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Create your own framework... on top of the Symfony2 Components (part 5)

Note: This article was originally published at Planet PHP on 12 January 2012.
Planet PHP

The astute reader has noticed that our framework hardcodes the way specific "code" (the templates) is run. For simple pages like the ones we have created so far, that's not a problem, but if you want to add more logic, you would be forced to put the logic into the template itself, which is probably not a good idea, especially if you still have the separation of concerns principle in mind.

Let's separate the template code from the logic by adding a new layer: the controller: The controller mission is to generate a Response based on the information conveyed by the client Request.

Change the template rendering part of the framework to read as follows:

A // A // ... A try { $request-attributes-add($matcher-match($request-getPathInfo())); $response = call_user_func('render_template', $request); } catch (Routing\Exception\ResourceNotFoundException $e) { $response = new Response('Not Found', 404); } catch (Exception $e) { $response = new Response('An error occurred', 500); } A

As the rendering is now done by an external function (render_template() here), we need to pass to it the attributes extracted from the URL. We could have passed them as an additional argument to render_template(), but instead, let's use another feature of the Request class called attributes: Request attributes lets you attach additional information about the Request that is not directly related to the HTTP Request data.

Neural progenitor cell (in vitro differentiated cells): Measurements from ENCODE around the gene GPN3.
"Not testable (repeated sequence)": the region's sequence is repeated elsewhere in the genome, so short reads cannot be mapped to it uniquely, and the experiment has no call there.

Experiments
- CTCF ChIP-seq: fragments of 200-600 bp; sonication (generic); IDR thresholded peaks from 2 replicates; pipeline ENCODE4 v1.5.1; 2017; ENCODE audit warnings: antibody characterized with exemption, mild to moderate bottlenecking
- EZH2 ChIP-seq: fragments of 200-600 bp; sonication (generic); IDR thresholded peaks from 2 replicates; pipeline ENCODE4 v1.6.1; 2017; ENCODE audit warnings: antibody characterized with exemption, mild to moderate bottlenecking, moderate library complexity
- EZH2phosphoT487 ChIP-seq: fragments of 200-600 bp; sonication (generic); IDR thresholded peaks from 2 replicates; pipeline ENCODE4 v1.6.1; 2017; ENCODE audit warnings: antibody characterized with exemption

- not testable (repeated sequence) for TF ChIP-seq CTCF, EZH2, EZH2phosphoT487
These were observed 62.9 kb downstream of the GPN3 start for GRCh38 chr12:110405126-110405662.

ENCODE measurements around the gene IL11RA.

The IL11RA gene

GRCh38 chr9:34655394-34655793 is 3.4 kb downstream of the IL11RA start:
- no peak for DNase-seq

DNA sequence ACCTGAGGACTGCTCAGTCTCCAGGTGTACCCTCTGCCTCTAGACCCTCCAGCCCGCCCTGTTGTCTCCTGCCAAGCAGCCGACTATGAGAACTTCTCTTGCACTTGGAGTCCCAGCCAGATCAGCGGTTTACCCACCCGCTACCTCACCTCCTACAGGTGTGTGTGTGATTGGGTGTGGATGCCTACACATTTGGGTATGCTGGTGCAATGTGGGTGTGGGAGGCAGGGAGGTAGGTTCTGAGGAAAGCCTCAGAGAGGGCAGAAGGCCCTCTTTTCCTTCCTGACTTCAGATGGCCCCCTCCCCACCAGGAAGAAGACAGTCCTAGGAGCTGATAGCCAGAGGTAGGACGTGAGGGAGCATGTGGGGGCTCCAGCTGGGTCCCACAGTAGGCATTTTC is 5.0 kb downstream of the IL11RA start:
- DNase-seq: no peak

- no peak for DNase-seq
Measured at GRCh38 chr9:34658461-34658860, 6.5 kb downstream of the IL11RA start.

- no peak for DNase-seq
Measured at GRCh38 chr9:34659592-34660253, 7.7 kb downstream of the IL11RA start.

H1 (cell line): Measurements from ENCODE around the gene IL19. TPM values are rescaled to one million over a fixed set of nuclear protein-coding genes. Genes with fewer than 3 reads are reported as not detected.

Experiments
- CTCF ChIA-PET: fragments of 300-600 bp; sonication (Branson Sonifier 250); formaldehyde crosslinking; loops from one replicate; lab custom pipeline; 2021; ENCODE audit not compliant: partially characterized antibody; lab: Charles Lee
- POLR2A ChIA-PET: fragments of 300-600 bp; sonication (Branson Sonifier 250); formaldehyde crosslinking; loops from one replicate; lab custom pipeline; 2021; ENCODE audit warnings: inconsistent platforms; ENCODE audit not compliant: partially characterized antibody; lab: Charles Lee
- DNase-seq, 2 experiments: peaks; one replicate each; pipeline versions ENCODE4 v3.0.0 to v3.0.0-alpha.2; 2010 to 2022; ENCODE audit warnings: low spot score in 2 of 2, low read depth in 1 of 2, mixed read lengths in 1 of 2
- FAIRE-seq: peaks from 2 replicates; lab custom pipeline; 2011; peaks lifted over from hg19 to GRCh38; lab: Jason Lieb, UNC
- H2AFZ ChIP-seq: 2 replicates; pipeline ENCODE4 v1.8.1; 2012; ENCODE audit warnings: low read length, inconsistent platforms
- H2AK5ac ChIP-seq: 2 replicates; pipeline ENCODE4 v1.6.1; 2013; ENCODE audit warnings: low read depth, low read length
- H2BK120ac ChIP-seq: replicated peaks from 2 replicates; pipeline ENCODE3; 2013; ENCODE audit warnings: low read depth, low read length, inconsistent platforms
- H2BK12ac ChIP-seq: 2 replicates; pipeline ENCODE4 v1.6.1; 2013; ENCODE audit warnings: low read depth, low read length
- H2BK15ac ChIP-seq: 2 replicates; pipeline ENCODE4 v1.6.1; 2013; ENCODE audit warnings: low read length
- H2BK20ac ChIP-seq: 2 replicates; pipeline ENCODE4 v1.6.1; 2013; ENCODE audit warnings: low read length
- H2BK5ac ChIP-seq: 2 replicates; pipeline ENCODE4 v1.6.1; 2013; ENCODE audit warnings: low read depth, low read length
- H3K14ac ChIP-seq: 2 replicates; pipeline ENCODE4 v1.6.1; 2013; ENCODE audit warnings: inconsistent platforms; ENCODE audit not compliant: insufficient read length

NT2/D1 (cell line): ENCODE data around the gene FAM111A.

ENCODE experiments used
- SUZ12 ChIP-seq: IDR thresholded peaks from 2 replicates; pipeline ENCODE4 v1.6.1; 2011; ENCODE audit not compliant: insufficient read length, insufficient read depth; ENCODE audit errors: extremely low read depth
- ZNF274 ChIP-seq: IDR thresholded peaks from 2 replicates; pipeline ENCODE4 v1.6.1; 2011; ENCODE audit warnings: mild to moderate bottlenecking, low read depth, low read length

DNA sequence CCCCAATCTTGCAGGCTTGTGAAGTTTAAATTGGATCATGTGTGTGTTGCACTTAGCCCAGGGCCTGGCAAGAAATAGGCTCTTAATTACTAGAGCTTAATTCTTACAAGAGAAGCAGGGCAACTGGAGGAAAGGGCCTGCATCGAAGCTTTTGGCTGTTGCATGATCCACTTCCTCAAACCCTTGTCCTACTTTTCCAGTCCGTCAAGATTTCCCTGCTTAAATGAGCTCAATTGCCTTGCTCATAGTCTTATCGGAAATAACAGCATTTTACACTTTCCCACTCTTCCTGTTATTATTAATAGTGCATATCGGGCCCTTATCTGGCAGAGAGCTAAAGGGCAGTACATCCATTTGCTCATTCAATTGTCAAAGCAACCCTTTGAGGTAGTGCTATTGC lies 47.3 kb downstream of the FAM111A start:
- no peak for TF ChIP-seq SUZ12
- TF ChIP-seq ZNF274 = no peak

You can now create the render_template() function, a generic controller that renders a template when there is no specific logic. To keep the same template as before, request attributes are extracted before the template is rendered:

function render_template($request) { extract($request-attributes-all(), EXTR_SKIP); ob_start(); include sprintf(__DIR__.'/../src/pages/%s.php', $_route); A return new Response(ob_get_clean()); } A

As render_template is used as an argument to the PHP call_user_func() function, we can replace it with any valid PHP callbacks. This allows us to use a function, an anonymous function, or a method of a class as a controller... your choice.

As a convention, for each route, the associated controller is configured via the _controller route attribute:


Truncated by Planet PHP, read more at the original (another 13773 bytes)